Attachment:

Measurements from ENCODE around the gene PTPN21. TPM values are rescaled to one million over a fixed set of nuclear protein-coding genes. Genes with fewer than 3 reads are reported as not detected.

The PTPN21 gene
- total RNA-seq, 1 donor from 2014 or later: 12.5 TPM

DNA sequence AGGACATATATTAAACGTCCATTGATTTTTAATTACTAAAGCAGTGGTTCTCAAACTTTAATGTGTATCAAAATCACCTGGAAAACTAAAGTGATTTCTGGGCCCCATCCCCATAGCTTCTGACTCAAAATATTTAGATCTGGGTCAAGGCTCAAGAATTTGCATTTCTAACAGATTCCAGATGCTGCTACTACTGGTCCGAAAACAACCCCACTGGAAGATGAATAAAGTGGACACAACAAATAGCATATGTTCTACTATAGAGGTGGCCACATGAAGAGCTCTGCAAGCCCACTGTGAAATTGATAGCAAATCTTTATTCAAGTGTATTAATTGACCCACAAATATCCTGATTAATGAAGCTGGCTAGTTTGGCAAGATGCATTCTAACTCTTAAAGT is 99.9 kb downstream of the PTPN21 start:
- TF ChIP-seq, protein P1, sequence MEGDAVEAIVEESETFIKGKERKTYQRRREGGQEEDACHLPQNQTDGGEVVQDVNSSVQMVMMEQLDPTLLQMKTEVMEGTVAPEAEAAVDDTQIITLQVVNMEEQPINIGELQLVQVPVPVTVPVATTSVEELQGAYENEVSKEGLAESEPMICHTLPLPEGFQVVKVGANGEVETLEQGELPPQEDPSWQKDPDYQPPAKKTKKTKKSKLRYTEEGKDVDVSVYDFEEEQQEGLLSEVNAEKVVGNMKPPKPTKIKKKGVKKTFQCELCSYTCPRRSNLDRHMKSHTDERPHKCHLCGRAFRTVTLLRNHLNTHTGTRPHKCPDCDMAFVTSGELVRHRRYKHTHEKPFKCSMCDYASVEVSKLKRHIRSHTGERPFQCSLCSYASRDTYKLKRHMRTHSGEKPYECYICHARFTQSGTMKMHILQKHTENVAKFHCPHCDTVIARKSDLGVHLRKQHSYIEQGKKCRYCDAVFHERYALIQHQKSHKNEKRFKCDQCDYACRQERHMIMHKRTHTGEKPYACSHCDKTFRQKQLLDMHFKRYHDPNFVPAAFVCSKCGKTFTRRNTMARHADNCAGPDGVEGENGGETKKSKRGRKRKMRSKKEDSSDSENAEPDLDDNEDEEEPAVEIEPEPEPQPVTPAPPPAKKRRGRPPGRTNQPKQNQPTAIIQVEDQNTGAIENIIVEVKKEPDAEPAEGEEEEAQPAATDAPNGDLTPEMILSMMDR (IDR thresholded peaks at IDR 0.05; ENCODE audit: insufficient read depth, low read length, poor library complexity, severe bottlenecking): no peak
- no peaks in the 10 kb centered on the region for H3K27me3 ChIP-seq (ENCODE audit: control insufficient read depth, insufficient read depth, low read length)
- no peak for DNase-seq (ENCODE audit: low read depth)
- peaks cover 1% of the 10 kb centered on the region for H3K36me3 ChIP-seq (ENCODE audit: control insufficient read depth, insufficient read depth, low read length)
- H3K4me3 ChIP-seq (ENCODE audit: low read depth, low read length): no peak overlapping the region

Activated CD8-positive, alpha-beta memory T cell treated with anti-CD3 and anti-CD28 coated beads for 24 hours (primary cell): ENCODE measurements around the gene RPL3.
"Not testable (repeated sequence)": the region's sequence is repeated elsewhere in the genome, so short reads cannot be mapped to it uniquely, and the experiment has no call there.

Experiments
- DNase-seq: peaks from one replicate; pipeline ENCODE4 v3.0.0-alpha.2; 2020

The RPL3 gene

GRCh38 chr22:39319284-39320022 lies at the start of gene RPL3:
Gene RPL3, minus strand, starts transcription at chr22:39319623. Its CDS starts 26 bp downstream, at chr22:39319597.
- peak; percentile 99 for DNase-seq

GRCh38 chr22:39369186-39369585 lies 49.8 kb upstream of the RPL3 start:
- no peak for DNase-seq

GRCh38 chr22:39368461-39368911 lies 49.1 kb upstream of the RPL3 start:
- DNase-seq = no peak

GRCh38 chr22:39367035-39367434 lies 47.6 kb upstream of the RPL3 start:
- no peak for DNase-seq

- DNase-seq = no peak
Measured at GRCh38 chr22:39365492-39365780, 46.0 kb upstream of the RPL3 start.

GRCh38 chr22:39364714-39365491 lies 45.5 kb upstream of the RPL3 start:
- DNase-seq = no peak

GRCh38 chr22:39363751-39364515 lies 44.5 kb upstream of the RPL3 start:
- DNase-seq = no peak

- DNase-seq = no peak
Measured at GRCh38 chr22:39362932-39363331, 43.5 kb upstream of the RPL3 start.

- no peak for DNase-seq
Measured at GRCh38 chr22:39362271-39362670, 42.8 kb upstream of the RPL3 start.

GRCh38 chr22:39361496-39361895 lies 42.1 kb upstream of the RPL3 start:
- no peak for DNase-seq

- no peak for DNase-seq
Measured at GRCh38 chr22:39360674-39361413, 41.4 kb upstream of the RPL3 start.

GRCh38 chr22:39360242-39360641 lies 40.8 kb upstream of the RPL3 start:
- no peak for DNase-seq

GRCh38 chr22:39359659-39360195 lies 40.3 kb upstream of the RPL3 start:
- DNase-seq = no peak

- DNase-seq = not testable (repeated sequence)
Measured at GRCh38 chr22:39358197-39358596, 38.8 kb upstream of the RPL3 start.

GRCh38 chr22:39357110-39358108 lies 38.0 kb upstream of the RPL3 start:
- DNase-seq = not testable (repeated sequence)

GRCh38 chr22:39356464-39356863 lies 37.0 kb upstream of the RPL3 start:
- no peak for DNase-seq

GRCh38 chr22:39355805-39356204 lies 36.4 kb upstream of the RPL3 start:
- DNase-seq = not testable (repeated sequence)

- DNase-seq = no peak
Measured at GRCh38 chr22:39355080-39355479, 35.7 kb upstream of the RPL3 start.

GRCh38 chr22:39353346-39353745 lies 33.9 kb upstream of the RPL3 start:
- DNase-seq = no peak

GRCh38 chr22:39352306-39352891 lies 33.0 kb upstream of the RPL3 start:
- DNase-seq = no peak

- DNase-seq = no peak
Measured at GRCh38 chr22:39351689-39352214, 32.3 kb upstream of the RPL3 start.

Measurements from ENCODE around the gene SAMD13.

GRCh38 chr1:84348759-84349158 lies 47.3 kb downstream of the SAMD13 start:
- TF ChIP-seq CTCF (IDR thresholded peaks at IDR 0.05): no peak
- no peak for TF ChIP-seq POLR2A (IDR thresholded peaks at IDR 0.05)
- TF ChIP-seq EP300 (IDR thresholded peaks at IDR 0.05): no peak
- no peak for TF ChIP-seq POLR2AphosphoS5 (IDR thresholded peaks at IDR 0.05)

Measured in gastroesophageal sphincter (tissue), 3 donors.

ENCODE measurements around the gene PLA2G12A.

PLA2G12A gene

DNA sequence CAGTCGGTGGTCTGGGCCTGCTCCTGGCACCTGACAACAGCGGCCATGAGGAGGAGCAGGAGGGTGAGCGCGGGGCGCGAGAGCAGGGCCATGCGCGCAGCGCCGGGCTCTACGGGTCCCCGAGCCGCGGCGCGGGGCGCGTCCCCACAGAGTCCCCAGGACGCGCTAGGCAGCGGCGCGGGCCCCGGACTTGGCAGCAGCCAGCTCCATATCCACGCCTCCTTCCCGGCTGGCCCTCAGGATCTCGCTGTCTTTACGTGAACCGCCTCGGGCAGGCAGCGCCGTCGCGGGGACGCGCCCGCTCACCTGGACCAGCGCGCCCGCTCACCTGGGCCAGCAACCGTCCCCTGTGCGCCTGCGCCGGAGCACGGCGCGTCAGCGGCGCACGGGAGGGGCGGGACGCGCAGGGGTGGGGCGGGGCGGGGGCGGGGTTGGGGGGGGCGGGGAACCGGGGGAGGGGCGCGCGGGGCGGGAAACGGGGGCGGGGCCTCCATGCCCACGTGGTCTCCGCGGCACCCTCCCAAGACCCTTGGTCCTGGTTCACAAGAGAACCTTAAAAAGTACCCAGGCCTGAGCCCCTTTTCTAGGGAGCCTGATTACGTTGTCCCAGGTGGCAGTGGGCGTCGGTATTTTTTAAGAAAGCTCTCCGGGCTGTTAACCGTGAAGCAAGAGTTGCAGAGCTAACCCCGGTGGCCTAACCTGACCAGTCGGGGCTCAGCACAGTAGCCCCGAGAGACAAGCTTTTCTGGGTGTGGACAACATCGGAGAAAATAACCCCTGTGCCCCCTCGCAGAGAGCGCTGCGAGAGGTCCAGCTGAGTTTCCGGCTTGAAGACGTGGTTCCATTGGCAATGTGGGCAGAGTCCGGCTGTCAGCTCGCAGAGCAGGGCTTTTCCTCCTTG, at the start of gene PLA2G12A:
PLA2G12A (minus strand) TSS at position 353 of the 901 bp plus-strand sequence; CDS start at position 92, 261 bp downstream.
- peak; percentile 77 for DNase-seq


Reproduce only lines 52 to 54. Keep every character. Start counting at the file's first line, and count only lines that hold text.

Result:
GRCh38 chr22:39353346-39353745 lies 33.9 kb upstream of the RPL3 start:
- DNase-seq = no peak

GRCh38 chr22:39352306-39352891 lies 33.0 kb upstream of the RPL3 start: